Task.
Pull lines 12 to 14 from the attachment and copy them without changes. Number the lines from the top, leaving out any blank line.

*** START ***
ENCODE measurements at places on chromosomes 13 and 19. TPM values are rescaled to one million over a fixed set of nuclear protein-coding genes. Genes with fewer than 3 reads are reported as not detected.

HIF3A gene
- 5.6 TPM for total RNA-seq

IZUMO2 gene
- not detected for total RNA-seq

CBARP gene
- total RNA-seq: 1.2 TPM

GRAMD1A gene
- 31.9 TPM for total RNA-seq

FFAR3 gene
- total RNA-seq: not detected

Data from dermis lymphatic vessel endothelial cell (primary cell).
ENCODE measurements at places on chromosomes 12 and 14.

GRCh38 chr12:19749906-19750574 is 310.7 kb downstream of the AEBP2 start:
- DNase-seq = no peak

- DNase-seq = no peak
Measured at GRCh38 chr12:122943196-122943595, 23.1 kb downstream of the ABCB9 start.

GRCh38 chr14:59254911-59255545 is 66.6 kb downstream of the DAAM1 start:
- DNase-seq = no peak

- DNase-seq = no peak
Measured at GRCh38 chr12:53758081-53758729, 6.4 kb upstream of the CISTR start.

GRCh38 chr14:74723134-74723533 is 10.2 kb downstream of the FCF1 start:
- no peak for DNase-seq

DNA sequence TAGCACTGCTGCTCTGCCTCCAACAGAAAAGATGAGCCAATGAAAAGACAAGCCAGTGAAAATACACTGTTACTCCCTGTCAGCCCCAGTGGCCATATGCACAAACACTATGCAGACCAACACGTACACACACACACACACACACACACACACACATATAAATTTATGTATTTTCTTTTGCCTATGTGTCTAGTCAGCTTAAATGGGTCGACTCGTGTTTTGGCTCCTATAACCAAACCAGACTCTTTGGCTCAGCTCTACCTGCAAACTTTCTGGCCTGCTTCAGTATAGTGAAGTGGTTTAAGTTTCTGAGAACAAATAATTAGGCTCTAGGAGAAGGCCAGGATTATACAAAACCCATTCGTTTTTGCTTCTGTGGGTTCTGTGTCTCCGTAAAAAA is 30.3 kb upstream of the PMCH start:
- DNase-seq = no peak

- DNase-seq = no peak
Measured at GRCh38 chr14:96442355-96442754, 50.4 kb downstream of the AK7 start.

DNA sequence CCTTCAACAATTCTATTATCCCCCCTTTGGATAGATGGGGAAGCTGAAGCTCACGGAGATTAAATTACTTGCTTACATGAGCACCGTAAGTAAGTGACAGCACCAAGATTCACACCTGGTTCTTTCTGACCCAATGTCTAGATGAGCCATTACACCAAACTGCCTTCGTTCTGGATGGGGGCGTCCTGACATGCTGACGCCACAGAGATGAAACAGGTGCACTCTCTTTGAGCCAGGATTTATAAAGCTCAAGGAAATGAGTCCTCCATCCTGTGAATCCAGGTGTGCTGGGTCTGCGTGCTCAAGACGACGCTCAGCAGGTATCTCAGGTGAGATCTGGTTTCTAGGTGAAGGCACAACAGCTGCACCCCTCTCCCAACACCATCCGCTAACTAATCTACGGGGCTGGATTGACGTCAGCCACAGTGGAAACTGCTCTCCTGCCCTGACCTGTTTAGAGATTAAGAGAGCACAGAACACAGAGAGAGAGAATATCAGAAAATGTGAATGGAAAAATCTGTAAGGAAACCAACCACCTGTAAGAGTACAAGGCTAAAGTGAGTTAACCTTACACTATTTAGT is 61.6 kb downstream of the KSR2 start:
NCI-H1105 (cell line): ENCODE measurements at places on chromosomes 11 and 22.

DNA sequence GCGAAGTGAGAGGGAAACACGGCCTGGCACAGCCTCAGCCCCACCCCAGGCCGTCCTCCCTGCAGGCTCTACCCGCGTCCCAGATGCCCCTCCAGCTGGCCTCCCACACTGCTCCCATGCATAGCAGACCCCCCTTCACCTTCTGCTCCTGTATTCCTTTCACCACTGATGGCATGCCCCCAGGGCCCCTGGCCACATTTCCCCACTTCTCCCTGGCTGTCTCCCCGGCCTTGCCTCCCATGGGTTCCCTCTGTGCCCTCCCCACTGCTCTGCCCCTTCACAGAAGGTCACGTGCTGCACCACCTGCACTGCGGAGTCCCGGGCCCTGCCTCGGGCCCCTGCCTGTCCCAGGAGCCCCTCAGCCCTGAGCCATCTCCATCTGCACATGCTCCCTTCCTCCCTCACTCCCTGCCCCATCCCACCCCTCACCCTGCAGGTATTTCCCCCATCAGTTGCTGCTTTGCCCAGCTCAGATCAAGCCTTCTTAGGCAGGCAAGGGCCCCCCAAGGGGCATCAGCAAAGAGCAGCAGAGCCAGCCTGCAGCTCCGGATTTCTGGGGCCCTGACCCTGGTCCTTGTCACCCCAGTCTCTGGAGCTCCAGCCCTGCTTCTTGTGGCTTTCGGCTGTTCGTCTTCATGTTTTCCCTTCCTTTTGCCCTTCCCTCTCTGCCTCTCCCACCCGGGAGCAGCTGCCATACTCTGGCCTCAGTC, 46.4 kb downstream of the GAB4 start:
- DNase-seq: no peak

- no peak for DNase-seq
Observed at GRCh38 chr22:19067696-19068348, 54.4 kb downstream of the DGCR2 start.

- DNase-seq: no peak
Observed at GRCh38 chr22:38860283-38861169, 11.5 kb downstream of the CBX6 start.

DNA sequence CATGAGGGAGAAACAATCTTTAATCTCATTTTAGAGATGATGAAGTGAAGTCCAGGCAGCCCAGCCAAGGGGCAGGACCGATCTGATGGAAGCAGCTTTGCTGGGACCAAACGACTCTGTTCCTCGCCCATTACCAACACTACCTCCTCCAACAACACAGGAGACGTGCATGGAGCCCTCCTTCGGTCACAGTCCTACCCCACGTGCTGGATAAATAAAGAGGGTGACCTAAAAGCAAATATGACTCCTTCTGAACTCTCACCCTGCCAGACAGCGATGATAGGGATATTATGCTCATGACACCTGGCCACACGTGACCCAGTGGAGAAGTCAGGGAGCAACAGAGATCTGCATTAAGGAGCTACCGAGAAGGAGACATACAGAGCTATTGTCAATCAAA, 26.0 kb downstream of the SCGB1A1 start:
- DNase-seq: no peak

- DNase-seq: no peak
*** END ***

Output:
Data from dermis lymphatic vessel endothelial cell (primary cell).
ENCODE measurements at places on chromosomes 12 and 14.

GRCh38 chr12:19749906-19750574 is 310.7 kb downstream of the AEBP2 start: